An overview of the environmental effects of land application of farm effluents

Hailong Wang, Gujja N. Magesan, Nanthi S. Bolan

Research output: Contribution to journalArticlepeer-review

70 Citations (Scopus)


New Zealand dairy and pig farms generate significant amounts of effluents that contain high concentrations of nutrients such as nitrogen (N), potassium (K), and phosphorus (P), and various trace contaminants (e.g., heavy metals, organic compounds, and endocrine-disrupting chemicals). Land application is a preferred option for farm effluent management. Regulations have been imposed to limit the land application of farm effluent to 150–200 kg N ha−1 to minimise potential leaching loss of nitrate to groundwater. However, focusing mainly on nutrient recycling from farm effluent application has resulted in the effects of other effluent constituents, such as microbial pathogens, heavy metals, odorants and oestrogens, on the receiving ecosystems being overlooked. In this literature review, we assess land-applied farm effluents and their beneficial and potentially adverse effects on the receiving environment. Long-term application of farm effluent based on N loading can lead to P and heavy metal accumulation in the soil. High concentrations of K in effluent are likely to cause pasture nutrient imbalance and induce animal health problems. Recently, there has been some research interest in the role of runoff P in eutrophication of receiving water, effluent-derived pathogen survival and movement in soil ecosystems, effect of effluent-borne dissolved organic matter on pesticide transport in soil profile, and degradation of oestrogens in land-applied effluent. Further research in these areas in New Zealand is needed to help sustain the agricultural industry.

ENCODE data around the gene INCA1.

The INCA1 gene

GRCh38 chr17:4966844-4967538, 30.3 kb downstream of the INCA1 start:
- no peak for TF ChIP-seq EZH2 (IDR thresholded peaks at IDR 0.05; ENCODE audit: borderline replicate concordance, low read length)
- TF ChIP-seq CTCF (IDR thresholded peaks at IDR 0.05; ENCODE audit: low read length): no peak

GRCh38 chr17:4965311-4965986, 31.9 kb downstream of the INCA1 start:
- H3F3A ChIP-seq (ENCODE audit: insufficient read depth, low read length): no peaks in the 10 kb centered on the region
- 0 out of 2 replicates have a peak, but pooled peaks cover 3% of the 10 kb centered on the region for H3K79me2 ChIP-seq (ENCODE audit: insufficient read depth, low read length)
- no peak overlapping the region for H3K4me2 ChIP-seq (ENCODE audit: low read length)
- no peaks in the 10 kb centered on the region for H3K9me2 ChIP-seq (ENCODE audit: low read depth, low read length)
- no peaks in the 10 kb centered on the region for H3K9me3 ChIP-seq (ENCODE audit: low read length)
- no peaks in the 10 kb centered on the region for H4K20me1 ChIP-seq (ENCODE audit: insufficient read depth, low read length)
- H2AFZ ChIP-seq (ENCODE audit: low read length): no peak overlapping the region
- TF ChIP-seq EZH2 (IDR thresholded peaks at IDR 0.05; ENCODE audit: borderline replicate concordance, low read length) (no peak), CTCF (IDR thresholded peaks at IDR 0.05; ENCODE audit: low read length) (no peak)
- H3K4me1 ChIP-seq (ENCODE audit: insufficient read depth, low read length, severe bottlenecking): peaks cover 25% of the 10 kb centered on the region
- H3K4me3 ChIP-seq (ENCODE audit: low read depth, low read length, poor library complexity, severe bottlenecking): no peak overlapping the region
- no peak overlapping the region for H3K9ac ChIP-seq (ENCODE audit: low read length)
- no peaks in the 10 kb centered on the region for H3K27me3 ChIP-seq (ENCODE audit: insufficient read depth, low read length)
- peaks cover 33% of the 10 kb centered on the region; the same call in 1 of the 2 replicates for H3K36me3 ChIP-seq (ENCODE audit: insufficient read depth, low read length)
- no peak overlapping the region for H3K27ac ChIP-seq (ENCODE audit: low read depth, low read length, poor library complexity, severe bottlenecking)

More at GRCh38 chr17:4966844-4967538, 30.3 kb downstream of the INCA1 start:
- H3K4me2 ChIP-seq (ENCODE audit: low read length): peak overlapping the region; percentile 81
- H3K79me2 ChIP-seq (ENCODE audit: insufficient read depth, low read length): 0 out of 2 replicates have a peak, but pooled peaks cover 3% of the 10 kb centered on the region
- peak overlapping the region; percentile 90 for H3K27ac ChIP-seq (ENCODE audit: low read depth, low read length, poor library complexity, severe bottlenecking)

Original languageEnglish
Pages (from-to)389-403
Number of pages15
JournalNew Zealand Journal of Agricultural Research
Issue number4
Publication statusPublished - 2004
Externally publishedYes


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